Battle of Gravelotte
The Battle of Gravelotte on 18 August 1870 was the largest battle of the Franco-Prussian War. Named after Gravelotte, a village in Lorraine between Metz and the former French–German frontier, it was fought about 6 miles west of Metz, where on the previous day, having intercepted the French army's retreat to the west at the Battle of Mars-La-Tour, the Prussians were now closing in to complete the destruction of the French forces; the combined German forces under King Wilhelm I were the Prussian First and Second Armies of the North German Confederation with 210 infantry battalions, 133 cavalry squadrons, 732 heavy cannons totaling 188,332 officers and men. The French Army of the Rhine, commanded by Marshal François Achille Bazaine, dug in along high ground with their southern left flank at the town of Rozerieulles, their northern right flank at St. Privat. On 18 August, the Prussian First Army under General Karl Friedrich von Steinmetz launched its VII and VIII Corps in repeated assaults against the French positions, backed by artillery and cavalry support.
All attacks failed with enormous casualties in the face of French infantry and mitrailleuse firepower. The French did not counter-attack Steinmetz's weakened army. On the Prussian left, the Prussian Guards attacked the French position at St. Privat at 1650 hours. With the support of the Prussian II and Saxon XII Corps of Prince Friedrich Karl's Second Army, the Guards conquered St. Privat by 2000 after heavy losses, pushing back the French right wing. Bazaine's Army of the Rhine withdrew into Metz fortress on the morning of 19 August; the German victory at Gravelotte ended Bazaine's army's last chance of retreating west to Verdun. After a siege lasting over two months, the Army of the Rhine surrendered on 27 October 1870; the German Second Army, commanded by Prince Friedrich Karl of Prussia had met the right wing of the French Army of the Rhine, commanded by Marshal Bazaine, at the Battle of Mars-La-Tour — both sides claimed victory. Marshal Bazaine's four corps of the French Army of the Rhine retreated in vile weather along the road toward Verdun.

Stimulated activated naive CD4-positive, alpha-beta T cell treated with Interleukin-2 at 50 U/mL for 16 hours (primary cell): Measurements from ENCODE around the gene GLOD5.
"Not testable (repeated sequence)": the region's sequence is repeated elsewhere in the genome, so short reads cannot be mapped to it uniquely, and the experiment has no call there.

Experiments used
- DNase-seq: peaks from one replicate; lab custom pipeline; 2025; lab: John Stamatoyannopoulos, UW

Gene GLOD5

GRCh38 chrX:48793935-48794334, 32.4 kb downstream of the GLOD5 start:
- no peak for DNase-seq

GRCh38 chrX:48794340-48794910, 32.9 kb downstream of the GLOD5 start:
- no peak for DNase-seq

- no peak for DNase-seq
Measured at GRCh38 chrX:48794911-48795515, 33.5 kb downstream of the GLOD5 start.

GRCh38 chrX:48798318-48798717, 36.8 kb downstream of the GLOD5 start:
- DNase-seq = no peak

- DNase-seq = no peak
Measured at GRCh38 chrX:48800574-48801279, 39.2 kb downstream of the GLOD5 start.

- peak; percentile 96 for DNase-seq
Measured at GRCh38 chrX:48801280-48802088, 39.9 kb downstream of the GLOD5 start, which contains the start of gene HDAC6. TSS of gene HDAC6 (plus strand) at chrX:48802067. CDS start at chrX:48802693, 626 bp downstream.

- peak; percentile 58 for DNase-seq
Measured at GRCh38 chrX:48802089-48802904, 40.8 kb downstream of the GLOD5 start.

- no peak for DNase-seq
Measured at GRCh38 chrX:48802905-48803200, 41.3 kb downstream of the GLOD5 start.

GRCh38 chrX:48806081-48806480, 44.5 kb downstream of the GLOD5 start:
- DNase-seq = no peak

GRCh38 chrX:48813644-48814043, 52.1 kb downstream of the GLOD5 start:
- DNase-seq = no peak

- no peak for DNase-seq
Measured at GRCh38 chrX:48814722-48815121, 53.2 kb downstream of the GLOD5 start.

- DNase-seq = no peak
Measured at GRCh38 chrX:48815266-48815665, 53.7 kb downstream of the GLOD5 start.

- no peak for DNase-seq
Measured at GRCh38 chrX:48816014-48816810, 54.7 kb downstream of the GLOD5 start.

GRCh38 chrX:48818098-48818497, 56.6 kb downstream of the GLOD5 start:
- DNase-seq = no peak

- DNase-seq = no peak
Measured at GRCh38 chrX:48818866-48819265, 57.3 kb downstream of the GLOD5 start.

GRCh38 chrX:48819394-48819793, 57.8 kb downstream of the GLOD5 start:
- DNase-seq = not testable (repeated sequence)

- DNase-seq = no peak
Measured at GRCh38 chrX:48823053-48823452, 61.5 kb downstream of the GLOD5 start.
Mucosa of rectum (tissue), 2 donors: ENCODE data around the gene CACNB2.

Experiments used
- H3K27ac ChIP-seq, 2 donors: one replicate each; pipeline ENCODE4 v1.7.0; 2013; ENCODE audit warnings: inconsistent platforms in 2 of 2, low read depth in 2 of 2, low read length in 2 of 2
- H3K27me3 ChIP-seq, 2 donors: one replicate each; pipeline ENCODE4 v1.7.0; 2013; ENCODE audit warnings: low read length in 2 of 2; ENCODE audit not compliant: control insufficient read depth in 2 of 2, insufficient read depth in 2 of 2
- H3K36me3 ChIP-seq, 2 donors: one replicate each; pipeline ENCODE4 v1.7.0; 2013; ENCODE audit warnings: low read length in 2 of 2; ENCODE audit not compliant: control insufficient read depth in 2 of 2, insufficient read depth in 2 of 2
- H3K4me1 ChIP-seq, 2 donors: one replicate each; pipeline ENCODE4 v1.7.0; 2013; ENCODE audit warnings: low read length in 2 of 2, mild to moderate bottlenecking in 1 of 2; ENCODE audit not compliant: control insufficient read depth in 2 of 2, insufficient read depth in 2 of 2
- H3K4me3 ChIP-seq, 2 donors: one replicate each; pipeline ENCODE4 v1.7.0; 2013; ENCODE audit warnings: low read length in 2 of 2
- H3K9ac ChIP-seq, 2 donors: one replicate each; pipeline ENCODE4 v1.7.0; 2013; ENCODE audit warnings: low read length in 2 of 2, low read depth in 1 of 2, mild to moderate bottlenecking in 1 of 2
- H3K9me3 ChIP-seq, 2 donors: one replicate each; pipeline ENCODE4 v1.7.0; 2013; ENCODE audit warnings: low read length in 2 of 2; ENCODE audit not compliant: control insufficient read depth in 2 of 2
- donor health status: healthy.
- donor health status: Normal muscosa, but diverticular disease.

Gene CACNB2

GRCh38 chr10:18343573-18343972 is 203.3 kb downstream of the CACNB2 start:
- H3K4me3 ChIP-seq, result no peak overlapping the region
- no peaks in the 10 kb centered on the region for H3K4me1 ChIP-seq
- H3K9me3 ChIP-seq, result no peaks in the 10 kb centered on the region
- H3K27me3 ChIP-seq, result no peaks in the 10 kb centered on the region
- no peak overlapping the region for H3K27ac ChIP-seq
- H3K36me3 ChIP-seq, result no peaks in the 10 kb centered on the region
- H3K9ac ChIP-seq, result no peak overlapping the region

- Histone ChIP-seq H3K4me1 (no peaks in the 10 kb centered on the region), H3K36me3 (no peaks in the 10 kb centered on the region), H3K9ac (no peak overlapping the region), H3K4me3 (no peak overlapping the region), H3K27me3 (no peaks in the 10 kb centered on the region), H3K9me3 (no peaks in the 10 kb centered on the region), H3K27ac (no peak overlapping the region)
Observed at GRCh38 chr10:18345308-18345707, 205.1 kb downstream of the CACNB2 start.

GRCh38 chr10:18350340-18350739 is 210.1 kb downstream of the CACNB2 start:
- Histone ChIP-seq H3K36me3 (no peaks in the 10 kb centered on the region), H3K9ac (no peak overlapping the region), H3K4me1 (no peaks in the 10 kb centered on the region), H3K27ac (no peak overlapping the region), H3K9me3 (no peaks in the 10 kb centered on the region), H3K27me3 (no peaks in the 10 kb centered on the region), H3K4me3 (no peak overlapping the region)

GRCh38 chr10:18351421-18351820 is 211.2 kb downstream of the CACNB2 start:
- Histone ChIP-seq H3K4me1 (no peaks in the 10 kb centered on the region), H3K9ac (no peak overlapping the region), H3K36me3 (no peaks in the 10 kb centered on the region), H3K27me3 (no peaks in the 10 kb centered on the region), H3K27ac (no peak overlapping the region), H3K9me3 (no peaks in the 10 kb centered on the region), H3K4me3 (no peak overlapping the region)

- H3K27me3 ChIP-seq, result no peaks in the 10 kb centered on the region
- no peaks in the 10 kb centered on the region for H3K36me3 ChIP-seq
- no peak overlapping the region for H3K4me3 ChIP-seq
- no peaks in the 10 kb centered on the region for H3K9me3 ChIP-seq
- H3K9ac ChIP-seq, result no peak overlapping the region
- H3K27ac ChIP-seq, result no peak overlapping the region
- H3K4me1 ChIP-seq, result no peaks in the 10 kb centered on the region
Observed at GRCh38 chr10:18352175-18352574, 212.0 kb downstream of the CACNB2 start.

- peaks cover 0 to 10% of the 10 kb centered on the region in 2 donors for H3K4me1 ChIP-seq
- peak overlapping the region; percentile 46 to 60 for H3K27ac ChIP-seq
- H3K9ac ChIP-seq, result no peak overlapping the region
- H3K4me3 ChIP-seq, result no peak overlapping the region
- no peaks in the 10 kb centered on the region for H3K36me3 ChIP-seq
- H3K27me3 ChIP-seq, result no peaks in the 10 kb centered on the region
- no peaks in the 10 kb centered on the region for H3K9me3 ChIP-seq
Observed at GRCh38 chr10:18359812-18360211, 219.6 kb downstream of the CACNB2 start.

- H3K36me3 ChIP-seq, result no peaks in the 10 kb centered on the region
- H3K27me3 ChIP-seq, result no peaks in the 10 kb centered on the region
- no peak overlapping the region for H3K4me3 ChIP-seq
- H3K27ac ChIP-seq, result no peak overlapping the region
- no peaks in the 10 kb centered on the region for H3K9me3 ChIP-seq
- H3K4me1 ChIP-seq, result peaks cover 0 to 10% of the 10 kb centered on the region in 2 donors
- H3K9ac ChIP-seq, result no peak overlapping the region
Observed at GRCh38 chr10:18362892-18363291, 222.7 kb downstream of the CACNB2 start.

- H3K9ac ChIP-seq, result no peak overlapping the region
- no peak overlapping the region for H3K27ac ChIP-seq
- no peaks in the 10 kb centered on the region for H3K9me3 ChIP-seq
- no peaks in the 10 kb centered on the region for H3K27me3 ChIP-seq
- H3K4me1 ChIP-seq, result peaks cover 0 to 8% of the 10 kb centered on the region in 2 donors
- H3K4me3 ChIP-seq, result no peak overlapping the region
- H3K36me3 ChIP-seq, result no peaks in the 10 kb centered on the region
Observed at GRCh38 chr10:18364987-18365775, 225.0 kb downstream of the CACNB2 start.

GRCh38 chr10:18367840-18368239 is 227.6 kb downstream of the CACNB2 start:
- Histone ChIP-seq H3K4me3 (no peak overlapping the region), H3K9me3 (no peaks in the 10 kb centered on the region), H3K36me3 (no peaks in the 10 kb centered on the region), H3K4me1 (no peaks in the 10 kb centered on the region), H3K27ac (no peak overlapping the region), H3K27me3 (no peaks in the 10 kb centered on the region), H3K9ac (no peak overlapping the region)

The Germans were on their heels, pressing hard to prevent the Army of the Rhine from linking up with French forces at Sedan. The pursuing Prussian First and Second Armies had more artillery and ammunition than Bazaine's four corps, their pressure forced Bazaine to occupy the crests of the rolling hilltops east of the Moselle, with his southern left flank at the town of Rozerieulles, his northern right flank at St. Privat. They lacked efficient digging tools, but Bazaine regarded the position as impregnable, with the defenders sheltered behind hedges and low walls and anchored in villages and farmhouses. The battlefield extended from the woods bordering the Moselle above Metz to Roncourt, near the river Orne. Other villages that played an important part in the battle were Saint Privat, Amanweiler or Amanvillers and Sainte-Marie-aux-Chênes, all lying to the north of Gravelotte; the French cavalry failed to detect the strength of the Prussian pursuit. On 18 August at 08:00 Wilhelm I, whose chief of staff was Moltke, ordered the First and Second Armies to advance against the French positions.